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Father and son reunited

The story of Kasim is a great example of how effective cross-border cooperation can save lives and better protect children in migration.

Father and son at a beach.

Kasim was worried. It had been a month since his father, Abdul, had become separated from the rest of the family in the chaos of the Greek-Macedonian border, and no one had heard from him ever since. His mother had diabetes and his brother suffered from a mental disorder that had worsened during their journey.

Kasim felt the burden of responsibility on his weary shoulders in the absence of his father. Kasim’s father was always able to reassure everyone that they would find a better life in Europe. Without him, Kasim started to fear for his and his family’s future. He tried to look for Abdul several times, but he often got discouraged. Kasim didn’t know who to talk to, and was afraid to put his father’s journey at risk.

When the Smile of the Child, the Greek member of Missing Children Europe, one day started asking around the camp for the family of Abdul, Kasim couldn’t believe his ears. With the help of a translator he explained his situation. He learnt that his father had desperately been searching for his family from Serbia. Kasim finally had some hope.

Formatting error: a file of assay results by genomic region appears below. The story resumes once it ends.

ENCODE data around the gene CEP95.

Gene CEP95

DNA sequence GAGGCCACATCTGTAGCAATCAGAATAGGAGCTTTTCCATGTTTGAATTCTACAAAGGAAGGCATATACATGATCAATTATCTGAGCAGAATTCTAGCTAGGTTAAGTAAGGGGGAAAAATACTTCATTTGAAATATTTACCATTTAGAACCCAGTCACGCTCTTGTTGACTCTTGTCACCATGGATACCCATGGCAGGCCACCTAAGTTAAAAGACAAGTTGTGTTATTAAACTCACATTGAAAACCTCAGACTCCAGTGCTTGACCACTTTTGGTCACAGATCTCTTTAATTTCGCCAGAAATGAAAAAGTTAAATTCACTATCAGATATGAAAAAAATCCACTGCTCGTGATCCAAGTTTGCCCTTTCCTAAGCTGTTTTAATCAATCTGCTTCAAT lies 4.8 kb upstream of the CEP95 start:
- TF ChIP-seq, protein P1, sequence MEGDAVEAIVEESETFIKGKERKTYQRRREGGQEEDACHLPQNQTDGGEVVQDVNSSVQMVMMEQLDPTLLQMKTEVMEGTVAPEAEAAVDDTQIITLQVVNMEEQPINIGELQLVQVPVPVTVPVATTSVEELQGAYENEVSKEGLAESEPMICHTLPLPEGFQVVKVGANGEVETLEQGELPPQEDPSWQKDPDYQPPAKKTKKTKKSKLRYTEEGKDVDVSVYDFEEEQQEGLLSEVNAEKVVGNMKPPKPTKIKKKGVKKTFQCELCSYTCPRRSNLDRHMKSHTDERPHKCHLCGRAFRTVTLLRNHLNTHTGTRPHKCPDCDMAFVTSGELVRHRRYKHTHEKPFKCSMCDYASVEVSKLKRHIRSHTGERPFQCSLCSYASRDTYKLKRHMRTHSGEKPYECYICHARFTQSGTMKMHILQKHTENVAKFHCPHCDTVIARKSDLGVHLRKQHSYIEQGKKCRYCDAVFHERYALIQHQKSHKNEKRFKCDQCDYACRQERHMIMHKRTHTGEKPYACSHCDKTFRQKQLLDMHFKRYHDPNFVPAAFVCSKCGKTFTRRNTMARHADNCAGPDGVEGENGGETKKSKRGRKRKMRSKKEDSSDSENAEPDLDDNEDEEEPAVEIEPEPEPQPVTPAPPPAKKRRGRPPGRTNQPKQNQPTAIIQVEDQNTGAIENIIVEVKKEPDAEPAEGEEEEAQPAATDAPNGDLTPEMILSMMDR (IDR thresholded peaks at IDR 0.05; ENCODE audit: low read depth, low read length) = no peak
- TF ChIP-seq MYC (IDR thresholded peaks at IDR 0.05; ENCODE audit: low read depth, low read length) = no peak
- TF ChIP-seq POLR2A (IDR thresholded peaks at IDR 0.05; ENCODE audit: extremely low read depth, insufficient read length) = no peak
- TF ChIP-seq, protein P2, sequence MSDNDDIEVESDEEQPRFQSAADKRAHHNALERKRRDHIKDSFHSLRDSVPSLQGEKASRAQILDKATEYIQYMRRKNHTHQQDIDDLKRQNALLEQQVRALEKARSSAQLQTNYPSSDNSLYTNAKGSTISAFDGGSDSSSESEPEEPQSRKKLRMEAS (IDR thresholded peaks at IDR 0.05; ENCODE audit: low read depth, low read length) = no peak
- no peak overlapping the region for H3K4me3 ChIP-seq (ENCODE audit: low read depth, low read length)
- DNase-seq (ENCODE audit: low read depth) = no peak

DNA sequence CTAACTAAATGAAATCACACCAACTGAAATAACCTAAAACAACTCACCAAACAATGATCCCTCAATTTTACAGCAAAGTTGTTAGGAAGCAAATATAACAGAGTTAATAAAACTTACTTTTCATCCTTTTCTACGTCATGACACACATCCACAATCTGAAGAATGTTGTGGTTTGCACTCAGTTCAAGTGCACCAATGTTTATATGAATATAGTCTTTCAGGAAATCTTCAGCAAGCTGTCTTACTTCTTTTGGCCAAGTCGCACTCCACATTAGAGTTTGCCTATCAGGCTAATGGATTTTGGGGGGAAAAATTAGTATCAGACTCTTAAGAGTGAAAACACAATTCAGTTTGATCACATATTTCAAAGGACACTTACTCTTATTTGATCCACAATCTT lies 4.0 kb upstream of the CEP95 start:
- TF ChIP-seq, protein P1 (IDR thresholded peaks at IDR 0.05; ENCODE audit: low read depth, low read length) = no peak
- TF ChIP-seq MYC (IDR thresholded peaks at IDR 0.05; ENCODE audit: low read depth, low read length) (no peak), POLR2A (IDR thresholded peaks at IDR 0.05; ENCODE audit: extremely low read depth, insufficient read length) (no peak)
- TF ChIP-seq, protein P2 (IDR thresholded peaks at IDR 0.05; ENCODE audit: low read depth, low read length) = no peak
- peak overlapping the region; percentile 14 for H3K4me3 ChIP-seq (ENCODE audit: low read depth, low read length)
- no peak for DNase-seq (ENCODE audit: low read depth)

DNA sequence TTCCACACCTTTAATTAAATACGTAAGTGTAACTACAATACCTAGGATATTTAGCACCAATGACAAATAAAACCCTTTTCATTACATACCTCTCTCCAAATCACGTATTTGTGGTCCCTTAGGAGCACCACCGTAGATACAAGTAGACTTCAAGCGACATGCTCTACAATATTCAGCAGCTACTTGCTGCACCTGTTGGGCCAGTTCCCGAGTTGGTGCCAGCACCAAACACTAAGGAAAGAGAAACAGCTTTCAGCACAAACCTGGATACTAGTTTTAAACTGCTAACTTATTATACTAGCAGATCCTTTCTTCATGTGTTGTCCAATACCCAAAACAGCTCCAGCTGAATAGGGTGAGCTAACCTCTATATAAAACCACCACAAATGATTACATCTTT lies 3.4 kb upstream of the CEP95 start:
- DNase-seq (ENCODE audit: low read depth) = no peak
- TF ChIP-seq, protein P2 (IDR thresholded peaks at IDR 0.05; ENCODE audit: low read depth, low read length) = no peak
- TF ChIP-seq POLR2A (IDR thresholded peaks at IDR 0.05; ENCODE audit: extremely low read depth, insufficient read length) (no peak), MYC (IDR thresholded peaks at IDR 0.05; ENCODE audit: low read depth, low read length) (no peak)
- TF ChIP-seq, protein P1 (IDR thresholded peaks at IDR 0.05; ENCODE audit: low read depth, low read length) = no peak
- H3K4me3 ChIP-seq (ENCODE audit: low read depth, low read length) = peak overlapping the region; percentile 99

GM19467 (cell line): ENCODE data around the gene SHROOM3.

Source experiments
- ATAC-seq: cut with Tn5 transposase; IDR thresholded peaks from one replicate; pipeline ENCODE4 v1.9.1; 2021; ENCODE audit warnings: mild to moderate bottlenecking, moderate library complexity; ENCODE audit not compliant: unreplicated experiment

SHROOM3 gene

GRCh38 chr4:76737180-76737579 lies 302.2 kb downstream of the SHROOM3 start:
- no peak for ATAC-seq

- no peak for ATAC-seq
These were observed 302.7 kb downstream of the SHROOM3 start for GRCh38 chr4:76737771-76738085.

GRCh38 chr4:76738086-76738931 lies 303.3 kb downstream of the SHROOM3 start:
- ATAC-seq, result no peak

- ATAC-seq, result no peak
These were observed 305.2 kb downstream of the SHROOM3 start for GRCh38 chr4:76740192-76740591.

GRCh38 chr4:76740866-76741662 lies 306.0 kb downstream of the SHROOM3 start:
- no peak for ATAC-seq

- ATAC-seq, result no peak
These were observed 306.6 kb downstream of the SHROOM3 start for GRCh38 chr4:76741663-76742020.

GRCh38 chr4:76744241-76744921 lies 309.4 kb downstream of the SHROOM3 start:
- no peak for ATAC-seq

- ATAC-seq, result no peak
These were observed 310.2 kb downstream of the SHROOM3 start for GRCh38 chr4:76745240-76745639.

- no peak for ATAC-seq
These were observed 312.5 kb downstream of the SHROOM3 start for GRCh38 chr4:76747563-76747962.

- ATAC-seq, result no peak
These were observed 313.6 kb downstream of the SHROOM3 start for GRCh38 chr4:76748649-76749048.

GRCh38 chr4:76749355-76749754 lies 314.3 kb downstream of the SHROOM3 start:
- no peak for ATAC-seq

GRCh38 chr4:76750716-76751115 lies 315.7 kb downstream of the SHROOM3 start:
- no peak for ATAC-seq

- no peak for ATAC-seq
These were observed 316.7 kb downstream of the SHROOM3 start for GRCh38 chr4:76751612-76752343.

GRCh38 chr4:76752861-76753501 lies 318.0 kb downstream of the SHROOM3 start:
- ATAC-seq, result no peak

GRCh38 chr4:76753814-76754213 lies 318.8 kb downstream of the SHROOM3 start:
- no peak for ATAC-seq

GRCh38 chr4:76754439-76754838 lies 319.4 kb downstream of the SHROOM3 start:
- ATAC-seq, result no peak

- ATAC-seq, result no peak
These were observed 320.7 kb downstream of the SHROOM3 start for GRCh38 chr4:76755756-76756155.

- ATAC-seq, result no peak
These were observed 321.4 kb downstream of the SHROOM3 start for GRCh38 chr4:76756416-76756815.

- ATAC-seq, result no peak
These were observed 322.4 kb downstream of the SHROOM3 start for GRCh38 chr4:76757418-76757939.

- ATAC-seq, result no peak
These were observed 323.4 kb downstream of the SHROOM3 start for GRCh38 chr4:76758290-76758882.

The program aims to ensure that cases of disappearances are systematically and efficiently resolved.

A few days later, the Smile of the Child had located the family and immediately connected them with the authorities responsible for family reunification and the associated legal procedures. Three weeks later, Abdul and his family were reunited.

Children like Kasim, especially if unaccompanied, are at a greater risk of starvation, homelessness, exploitation, abuse, and being forced into criminal networks in Europe. With limited safe and legal ways to move across countries, children are left vulnerable to leaving protection and being exploited.

Through the Amina program, H&M Foundations supports Missing Children Europe and its partners, including the Smile of the Child in Greece, to ensure that cases such as Kasim’s are systematically and efficiently resolved. The project fundamentally improves the day-to-day efforts of professionals working on cross border cases of unaccompanied children at risk in Europe.